They had a bad experience with that same factory in the past. They had too many defective products and it was quite costly.
I have met with many importers in this situation. Here is what I usually tell them.
First, why keep working with the same factory?
Have they promised they would improve? On what basis? In most cases it doesn’t happen, and the next production run they make for you might be much worse.
Do they have a bunch of excuses, and do they promise it won’t happen again? Do you have a good reason to believe those same mistakes can’t happen again?
Now, I understand it might be very hard to have another manufacturer make the exact same product. You might be buying an ODM product (with the design belonging to the manufacturer). Or the product might be technically challenging to develop in another factory, while this supplier is already “ready to go”.
That can be quite frustrating. But sometimes the best is to start again from scratch, with a new supplier who really knows how to control their incoming components and their processes.
And, next time, start early and develop a backup. It takes time and energy, but it will give you an alternative you can turn to should things go wrong with the main supplier.
Second, can you reduce your exposure to risk?
Instead of issuing an order for, say, 10,000 pieces, issue one first for 3,000 pieces and tell the supplier another one will follow if quality is good. This way, you hand them a smaller advance payment, and you incentivize them to do a good job.
Note that they will hate that idea. They will want to make all 10,000 in one go. They will say it is more costly — and it might still be in your interest to pay a little more for that.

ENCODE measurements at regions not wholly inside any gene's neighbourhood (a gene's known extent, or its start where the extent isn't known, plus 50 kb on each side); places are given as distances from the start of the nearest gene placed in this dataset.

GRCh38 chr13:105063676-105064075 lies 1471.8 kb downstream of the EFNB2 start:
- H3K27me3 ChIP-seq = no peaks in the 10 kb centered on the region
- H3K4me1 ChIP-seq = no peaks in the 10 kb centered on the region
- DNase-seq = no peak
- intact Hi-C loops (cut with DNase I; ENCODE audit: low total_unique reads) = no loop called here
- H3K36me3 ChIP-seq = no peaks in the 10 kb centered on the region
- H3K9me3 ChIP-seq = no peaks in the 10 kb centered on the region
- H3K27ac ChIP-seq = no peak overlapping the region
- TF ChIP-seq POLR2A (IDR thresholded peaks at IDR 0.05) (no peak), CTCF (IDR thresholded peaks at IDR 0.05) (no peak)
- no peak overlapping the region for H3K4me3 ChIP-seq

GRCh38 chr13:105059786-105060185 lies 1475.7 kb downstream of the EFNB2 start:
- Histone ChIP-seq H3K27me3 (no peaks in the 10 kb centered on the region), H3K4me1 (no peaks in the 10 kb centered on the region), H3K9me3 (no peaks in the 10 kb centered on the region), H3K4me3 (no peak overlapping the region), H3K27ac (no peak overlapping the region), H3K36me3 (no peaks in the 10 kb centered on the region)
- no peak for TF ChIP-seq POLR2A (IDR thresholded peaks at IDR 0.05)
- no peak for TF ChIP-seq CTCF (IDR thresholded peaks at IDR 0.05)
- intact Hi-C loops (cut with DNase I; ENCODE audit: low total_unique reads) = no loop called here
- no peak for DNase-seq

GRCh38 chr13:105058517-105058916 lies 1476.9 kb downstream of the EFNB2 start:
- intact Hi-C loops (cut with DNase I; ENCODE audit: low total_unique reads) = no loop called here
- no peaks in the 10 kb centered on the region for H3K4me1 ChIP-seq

If they do a bad job on the first batch, you can scrap your plan of buying higher quantities from them. You can contain the problem.
Another idea is to request more favorable payment terms. When you complain about all the quality issues you found in the first batch you ordered, they might offer a discount on the next order. Instead, ask for paying a deposit of only 10%. Or ask to keep 20% of the amount unpaid until you get the goods in your warehouse, in your country.
They are quite sensitive to the risk of not getting paid. This puts pressure on the manufacturer to do a good job. That’s precisely what you want!
Third, be aware of what quality inspections can and can’t do for you
If you work with an unreliable manufacturer, a QA agency can help you in various ways:
Document your standard, and in particular what types of defects should be classified as critical, major, or minor. This is quite helpful for communicating your expectations to the supplier.
Send an engineer before production starts, to analyze the causes of the main issues you suffered from in your last order. This way, a few tasks can be given to the manufacturer to minimize risks.
Send an inspector early in the production cycle, to give some feedback. If quality is substandard or very inconsistent, you can request that all pieces be checked again in the factory under a trained inspector’s supervision — that might help.
Once production is completed, send inspector(s) to check average quality. This step always carries a bit of tension. If the findings are still unsatisfactory, the factory can’t ship the goods out and get paid… That kind of pressure usually pushes the supplier to try and do an acceptable job.
Manage sorting and re-work if needed, and inspect again once the factory thinks all is good.
However, if you work with a manufacturer that is not used to making products that are up to your standard, it will be a long uphill battle that you might well lose…
Quality inspections will NOT remove all quality-related risks out of the equation. Even if an inspector is placed in the factory every day for 3 weeks, the factory may not listen to him/her and may refuse to rework the issues he/she finds. The factory’s motivations matter a lot!
So, make sure you work with the right people. It really is the key to success.